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Möbius inversion formula

The classic Möbius inversion formula was introduced into number theory during the 19th century by August Ferdinand Möbius. It was later generalized to other "Möbius inversion formulas"; see incidence algebra. The classic version states that if g(n) and f(n) are arithmetic functions satisfying
where μ is the Möbius function and the sums extend over all positive divisors d of n.

The formula is also correct if f and g are functions from the positive integers into some abelian group.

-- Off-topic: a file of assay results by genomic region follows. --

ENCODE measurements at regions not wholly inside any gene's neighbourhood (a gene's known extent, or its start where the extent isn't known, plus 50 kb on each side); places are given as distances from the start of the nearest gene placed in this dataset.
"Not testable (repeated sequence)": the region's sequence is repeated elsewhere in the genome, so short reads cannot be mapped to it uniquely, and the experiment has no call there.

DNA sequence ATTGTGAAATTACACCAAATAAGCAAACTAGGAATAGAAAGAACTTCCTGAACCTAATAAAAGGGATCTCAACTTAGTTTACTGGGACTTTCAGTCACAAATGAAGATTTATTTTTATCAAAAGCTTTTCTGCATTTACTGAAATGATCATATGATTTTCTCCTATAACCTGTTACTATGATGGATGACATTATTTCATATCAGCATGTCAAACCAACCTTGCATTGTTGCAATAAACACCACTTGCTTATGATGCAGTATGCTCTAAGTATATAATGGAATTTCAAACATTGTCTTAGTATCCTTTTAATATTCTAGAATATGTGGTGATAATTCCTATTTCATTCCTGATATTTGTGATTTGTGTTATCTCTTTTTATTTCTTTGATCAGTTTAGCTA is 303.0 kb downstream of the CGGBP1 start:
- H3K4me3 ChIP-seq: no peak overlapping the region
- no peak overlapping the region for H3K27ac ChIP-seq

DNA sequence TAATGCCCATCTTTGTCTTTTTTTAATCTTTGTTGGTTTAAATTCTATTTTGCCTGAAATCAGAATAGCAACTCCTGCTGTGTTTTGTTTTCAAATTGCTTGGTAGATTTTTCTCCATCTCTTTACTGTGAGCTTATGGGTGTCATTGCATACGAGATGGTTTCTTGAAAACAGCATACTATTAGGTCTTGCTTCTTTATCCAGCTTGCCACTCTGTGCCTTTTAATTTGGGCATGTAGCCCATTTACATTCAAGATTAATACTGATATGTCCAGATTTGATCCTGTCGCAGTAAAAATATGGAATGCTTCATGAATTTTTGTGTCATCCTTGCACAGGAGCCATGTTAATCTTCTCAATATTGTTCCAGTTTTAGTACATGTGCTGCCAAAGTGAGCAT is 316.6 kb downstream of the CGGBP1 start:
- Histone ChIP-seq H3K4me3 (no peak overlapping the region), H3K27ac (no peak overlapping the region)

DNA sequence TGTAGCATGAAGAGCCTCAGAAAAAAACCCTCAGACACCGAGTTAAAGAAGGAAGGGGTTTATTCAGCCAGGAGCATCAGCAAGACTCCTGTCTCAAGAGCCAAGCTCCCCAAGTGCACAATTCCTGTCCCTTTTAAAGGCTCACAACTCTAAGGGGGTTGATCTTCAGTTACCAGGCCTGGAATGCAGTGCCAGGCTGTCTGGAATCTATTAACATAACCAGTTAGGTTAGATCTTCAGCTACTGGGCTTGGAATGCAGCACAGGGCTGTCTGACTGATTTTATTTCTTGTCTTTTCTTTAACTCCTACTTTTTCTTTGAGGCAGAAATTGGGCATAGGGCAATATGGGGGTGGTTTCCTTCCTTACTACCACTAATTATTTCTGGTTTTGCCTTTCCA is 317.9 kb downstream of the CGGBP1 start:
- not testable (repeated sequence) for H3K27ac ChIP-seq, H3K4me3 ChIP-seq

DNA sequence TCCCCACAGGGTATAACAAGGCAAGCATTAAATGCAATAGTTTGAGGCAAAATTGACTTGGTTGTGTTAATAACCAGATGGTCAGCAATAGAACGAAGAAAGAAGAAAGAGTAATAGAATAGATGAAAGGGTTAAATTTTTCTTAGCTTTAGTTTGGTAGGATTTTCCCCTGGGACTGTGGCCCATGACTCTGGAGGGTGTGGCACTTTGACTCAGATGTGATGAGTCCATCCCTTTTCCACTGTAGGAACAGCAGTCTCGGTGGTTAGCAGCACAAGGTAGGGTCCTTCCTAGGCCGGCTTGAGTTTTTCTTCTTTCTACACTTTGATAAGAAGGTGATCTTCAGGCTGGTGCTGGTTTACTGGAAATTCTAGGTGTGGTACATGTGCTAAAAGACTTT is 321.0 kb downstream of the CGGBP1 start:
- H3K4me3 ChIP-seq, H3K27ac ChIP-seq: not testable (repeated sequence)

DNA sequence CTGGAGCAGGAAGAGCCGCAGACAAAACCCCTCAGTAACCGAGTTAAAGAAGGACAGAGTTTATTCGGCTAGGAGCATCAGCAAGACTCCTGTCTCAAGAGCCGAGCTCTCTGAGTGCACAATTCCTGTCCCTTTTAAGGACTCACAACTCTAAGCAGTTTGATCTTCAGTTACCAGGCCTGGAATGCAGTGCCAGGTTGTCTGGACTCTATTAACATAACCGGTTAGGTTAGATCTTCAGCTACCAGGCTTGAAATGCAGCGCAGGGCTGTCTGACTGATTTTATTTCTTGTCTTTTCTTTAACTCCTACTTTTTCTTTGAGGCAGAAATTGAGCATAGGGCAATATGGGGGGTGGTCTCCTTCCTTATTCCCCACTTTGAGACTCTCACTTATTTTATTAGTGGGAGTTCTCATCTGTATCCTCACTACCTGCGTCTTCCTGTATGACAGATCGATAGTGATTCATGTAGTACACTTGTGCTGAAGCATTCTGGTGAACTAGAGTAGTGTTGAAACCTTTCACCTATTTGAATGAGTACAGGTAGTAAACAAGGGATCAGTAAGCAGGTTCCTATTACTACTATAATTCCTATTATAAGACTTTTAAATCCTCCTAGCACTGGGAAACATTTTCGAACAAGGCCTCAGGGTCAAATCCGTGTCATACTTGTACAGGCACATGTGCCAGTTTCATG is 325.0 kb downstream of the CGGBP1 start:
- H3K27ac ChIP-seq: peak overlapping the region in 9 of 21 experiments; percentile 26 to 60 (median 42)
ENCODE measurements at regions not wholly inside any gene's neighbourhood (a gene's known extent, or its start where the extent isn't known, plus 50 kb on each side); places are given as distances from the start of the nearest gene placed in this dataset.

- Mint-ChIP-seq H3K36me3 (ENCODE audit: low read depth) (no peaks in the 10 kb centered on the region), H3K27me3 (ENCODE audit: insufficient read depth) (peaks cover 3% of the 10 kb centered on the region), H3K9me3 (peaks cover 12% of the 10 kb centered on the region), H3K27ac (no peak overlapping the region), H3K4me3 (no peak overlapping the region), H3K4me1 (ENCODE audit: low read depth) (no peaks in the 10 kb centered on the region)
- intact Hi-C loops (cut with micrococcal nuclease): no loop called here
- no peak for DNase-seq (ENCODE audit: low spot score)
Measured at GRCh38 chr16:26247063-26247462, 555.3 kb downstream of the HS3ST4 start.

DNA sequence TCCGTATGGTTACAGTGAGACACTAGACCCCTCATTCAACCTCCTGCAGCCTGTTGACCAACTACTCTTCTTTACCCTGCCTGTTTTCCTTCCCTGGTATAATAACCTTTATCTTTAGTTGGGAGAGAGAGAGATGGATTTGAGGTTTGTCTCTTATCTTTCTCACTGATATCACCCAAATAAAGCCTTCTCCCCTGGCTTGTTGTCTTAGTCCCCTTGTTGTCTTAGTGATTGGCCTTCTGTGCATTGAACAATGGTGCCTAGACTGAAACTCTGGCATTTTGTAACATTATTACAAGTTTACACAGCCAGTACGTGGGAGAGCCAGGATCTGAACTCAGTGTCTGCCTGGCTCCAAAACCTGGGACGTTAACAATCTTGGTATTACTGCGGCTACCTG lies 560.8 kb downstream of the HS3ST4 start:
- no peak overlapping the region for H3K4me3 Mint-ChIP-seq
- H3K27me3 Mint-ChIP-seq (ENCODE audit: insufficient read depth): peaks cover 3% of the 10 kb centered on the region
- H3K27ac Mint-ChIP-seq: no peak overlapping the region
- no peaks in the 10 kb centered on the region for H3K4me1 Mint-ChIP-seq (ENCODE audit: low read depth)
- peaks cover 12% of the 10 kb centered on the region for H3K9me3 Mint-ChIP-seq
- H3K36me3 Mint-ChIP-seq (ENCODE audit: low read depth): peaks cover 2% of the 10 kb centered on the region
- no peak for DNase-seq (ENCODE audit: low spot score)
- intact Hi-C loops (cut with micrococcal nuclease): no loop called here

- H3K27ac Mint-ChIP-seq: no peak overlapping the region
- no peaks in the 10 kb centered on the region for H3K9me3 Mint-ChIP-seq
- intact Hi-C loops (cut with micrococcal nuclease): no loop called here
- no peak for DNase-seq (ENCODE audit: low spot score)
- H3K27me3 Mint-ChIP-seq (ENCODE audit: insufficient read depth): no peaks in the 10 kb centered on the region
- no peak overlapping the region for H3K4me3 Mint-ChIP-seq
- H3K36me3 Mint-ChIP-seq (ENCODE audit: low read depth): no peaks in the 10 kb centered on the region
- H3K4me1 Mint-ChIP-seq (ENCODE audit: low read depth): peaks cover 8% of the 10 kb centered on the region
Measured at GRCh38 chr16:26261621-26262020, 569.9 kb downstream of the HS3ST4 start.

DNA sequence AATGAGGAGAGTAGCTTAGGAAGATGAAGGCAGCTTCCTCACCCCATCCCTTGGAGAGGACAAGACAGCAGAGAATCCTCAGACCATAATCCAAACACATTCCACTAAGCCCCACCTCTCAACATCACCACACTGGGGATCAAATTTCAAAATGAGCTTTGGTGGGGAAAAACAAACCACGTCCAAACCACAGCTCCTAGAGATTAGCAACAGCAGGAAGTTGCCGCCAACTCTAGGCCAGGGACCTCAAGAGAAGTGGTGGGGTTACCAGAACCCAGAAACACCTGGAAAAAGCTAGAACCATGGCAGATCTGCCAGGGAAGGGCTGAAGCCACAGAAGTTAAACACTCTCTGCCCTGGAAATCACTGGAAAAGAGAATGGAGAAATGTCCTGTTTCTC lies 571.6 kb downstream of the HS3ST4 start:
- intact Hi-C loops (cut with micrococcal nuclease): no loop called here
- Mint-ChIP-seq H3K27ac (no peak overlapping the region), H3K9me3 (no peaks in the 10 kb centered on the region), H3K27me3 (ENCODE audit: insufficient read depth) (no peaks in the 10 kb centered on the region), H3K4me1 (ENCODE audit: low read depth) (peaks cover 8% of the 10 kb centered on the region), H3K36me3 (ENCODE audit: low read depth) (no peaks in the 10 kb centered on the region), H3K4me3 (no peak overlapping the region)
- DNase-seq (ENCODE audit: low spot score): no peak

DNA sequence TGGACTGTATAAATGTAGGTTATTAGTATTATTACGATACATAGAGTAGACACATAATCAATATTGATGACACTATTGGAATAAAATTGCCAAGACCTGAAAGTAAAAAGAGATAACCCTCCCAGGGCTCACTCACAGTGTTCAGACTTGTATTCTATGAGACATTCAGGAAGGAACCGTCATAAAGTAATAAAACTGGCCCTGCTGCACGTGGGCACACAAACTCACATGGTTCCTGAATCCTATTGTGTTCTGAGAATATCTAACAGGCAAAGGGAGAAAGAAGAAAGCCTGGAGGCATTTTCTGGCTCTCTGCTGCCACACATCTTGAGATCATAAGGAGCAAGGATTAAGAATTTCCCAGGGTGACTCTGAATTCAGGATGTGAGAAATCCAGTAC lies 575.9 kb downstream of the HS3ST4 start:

In the language of convolutions (see multiplicative function), the inversion formula can also be expressed as

μ * 1 = ε.
An equivalent formulation of the inversion formula more useful in combinatorics is as follows: suppose F(x) and G(x) are complex-valued functions defined on the interval [1,∞) such that

Here the sums extend over all positive integers n which are less than or equal to x.

The Möbius inversion treated above is the original Möbius inversion. When the partially ordered set of natural numbers ordered by divisibility one is replaced by other locally finite partially ordered sets, one has other Möbius inversion formulas; for an account of those, see incidence algebra.

See also: August Ferdinand Möbius.